Five things Friday roundup: making space during Lent

— Aaron Burden on Unsplash
I have the honor of teaching the 1st/2nd grade Sunday school class at my church and when Lent started this year, I quickly determined that most of these sweet Littles were learning about Lent for the first time. Though traditionally not observed by Mennonites, I considered how and what Lent might mean to these children. In order to effectively invite them into the season, I needed to clarify what simple, authentic terms could convey what Lent means. May you find meaningful ways to observe the end of the Lenten season.
1. Moving Toward the Cross
On Ash Wednesday at the conclusion to our service, we were all invited to trace and cut out our footprints. I had the privilege with two others of sorting, placing, and taping these footprints to the floor in our sanctuary, creating a path toward the cross. Each week as we see those footprints, we are reminded of the invitation to take one step nearer the cross this Lenten season. That may mean taking more time with God, meditating on the stories of Holy Week and Easter, examining how we are following Christ and making a change to live more faithfully or many other things. But as I look down on the footprints from the balcony, I am struck anew at the beautiful diversity of footprints below —large and small and everything in between. Let us not forget to encourage those on the journey with us  — we don’t walk this path alone.   
2. Making Space
I shared a picture book with my Sunday school kids called Make Room: A Child’s Guide to Lent and Easter. This book invites children to mark the season of Lent by creating space in our lives and hearts by practical actions of love, kindness, and justice. Kids are encouraged to declutter their homes and hearts to make room as they encounter The Story and to view this season and the ways they observe it as part of a life of discipleship. The book certainly made me stop and think about how and where I need to declutter in order to make room in my life for what is really important.
3. Devotional Time
One of those ways of making room is a more intentional time of devotional readings. Since our daughter was very young, we’ve had a good rhythm of devotional reading as a family, but I decided it would be good for the adults as well to have something geared toward us. As a family, we have found the Rejoice! devotional from MennoMedia an excellent fit, challenging us to be more faithful in our Anabaptist walk with God and guiding us to read more scripture.  
4. Mourning
Another devotional I’ve found meaningful in recent years is Seeing Beautiful Again: 50 Devotions to Find Redemption in Every Part of Your Story by Lysa TerKeurst. We all have experienced brokenness and seasons of mourning in our lives. The season of Lent reminds us of our frailty and humanness, and many of us struggle to find hope in late Winter, waiting for the promise of spring, the promise of the resurrection, the promise of new life. It is so hard to see the beauty in the midst of these difficult seasons. May we do the hard work of mourning what is broken, what is lost, what is not as it should be, with the promise of the resurrection: When the time is right God does turn our mourning into dancing.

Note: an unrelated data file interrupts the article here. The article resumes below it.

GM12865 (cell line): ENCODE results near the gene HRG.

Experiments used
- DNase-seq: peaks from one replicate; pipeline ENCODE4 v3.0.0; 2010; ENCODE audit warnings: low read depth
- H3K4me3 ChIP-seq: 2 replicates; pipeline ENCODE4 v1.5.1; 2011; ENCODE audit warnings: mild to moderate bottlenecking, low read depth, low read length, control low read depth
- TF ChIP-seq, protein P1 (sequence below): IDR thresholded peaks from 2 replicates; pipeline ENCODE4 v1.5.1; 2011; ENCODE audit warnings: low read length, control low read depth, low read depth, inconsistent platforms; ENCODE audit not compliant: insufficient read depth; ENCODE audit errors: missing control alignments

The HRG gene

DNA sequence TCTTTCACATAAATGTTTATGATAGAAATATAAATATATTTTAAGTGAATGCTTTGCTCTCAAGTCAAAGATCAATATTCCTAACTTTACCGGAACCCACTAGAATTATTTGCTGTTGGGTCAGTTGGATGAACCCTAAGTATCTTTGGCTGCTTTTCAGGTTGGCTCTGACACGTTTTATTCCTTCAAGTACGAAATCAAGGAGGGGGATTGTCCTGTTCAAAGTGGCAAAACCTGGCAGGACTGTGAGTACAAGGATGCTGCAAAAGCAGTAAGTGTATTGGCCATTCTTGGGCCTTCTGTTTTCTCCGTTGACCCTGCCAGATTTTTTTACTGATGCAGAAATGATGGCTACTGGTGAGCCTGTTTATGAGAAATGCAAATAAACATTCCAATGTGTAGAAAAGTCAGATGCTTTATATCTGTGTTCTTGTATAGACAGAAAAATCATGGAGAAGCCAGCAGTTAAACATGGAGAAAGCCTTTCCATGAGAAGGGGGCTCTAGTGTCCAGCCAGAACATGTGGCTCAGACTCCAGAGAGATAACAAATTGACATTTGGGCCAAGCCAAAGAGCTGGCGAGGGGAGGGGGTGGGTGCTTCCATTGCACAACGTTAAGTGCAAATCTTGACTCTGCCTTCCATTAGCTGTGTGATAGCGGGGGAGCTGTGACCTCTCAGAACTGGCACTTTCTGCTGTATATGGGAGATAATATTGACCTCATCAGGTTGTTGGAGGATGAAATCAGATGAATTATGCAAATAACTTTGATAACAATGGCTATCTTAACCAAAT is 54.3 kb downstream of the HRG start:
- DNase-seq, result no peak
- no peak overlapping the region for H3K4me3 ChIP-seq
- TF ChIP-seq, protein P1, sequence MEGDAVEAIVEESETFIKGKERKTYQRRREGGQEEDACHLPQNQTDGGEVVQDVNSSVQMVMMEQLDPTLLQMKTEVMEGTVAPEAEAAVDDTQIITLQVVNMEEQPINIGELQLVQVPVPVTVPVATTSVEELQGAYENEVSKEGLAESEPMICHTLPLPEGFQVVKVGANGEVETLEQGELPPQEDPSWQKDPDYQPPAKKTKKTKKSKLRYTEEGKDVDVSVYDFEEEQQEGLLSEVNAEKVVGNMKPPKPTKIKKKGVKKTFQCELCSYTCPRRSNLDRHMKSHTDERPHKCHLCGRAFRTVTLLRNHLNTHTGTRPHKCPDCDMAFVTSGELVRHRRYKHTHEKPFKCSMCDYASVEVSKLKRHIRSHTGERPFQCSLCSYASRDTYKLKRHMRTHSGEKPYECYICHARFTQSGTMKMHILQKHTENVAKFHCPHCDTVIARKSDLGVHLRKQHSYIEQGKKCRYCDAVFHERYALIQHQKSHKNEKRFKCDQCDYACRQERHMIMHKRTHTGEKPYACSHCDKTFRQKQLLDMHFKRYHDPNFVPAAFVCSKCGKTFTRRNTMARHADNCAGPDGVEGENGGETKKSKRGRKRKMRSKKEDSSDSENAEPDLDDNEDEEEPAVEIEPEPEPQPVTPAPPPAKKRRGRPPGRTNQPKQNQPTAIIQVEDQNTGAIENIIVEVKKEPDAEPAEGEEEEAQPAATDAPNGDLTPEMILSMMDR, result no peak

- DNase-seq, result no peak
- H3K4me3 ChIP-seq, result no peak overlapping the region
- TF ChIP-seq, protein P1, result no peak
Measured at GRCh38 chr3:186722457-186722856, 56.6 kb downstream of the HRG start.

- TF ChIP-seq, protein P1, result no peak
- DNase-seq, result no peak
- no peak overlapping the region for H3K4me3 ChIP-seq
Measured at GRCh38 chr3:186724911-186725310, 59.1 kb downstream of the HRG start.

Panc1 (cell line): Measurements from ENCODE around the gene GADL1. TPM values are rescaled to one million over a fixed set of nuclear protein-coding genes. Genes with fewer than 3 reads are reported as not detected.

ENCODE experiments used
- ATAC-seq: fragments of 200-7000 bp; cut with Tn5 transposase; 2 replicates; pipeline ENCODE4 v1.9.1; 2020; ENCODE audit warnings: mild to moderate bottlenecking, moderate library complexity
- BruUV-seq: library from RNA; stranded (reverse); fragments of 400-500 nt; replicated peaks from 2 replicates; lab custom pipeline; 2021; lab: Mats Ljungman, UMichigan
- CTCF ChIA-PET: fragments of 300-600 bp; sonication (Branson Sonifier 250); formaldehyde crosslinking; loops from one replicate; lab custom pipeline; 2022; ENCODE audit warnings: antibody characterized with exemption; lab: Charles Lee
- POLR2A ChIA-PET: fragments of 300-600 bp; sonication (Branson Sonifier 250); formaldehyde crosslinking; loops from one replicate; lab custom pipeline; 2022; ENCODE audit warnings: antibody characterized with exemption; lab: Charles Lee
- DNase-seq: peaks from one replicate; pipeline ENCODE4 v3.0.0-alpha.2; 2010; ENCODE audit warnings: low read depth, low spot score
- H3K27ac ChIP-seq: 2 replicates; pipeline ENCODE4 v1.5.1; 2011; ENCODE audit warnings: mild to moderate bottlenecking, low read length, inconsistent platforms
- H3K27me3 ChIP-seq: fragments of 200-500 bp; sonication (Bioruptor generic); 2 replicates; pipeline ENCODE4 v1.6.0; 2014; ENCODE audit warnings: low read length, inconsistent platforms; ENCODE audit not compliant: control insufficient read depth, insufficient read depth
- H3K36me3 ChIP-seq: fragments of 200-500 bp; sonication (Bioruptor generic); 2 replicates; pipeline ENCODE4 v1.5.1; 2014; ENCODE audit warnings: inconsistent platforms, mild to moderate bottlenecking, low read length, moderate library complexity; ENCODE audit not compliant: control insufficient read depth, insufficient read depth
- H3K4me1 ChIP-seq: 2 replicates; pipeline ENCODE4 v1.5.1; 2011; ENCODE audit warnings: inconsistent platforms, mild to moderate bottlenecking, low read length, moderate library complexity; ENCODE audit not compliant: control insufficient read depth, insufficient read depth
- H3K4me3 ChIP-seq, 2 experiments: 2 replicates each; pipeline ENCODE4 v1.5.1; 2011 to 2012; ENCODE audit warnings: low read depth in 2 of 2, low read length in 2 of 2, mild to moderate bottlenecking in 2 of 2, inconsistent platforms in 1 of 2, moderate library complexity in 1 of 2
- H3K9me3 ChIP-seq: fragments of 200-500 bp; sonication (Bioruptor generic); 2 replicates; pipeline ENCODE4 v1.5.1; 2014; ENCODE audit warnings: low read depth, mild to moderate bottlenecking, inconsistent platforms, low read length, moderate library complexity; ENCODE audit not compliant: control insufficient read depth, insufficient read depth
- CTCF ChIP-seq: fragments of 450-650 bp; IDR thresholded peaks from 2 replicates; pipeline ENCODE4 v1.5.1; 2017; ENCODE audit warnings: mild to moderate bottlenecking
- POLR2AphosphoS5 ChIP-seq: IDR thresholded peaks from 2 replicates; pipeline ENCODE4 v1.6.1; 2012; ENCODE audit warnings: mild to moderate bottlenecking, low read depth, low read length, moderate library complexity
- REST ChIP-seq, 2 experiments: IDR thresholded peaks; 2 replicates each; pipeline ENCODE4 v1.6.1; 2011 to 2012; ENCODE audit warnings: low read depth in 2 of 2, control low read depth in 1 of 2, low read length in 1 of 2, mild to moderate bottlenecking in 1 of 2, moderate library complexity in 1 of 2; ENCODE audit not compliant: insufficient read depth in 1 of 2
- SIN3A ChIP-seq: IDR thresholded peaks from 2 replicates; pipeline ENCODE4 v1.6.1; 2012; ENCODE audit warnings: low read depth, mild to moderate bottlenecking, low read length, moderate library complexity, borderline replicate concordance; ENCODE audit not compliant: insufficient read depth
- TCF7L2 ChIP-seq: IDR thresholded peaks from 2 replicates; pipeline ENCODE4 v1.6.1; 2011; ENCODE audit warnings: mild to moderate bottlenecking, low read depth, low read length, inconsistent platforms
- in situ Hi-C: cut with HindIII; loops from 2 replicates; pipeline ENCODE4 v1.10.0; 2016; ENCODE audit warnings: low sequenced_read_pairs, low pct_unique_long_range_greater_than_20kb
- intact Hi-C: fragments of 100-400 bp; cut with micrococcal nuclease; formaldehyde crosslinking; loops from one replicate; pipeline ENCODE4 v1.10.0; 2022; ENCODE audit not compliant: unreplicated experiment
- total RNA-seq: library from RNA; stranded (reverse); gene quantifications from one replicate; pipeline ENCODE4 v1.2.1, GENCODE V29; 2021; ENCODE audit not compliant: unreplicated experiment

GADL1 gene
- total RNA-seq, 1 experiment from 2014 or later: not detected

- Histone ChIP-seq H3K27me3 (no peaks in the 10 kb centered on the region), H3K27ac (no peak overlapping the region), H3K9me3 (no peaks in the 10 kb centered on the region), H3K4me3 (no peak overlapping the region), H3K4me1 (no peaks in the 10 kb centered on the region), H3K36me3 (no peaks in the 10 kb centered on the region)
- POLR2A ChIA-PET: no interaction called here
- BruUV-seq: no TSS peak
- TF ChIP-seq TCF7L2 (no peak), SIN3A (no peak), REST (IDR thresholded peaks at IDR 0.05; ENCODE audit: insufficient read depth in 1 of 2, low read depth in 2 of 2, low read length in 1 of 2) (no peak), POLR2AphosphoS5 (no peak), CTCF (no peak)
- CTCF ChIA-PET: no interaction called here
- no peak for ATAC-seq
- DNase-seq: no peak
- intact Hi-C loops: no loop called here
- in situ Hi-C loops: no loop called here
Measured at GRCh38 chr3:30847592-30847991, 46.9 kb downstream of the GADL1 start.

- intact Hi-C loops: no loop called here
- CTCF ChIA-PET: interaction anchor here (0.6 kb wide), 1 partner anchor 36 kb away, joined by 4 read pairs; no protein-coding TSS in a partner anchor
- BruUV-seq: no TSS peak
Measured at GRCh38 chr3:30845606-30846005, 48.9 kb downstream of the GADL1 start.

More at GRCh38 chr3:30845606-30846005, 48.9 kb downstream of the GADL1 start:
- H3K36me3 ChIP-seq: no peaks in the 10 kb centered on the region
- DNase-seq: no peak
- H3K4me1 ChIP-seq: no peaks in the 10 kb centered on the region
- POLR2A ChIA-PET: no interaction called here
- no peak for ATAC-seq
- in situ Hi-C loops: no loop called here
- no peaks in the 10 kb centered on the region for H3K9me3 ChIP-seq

5. Living Like Jesus
As we approach Holy Week, I’m challenged to consider what faithfully following Jesus really means. How am I living faithfully in ways that put me at odds with the oppressive systems of today? Last week the Anabaptist World staff participated in an anti-racist training with Roots of Justice trainers. I was personally challenged to work at continuing to understand the history of racism in the United States (since that’s where I live) and what it means to work as a household (where my primary focus is during this season) at actively challenging and dismantling oppressive systems as well as attitudes and understandings within each of us.  We are currently reading Stamped (for Kids): Racism, Antiracism, and You adapted by Sonja Cherry-Paul and illustrated by Rachelle Baker. I also recommend the Teen edition, the original Stamped From the Beginning: The Definitive History of Racist Ideas in Americaas well as the other excellent works by Ibram X. Kendi that will challenge you to examine and understand these issues in new ways. Working toward radical justice for all is only one of many important ways to live more like Jesus.

Jennie Wintermote

Jennie Wintermote splits her day-time hours between the Western District Conference Resource Library in North Newton, Kansas and Anabaptist World. Read More

Anabaptist World

Anabaptist World Inc. (AW) is an independent journalistic ministry serving the global Anabaptist movement. We seek to inform, inspire and Read More

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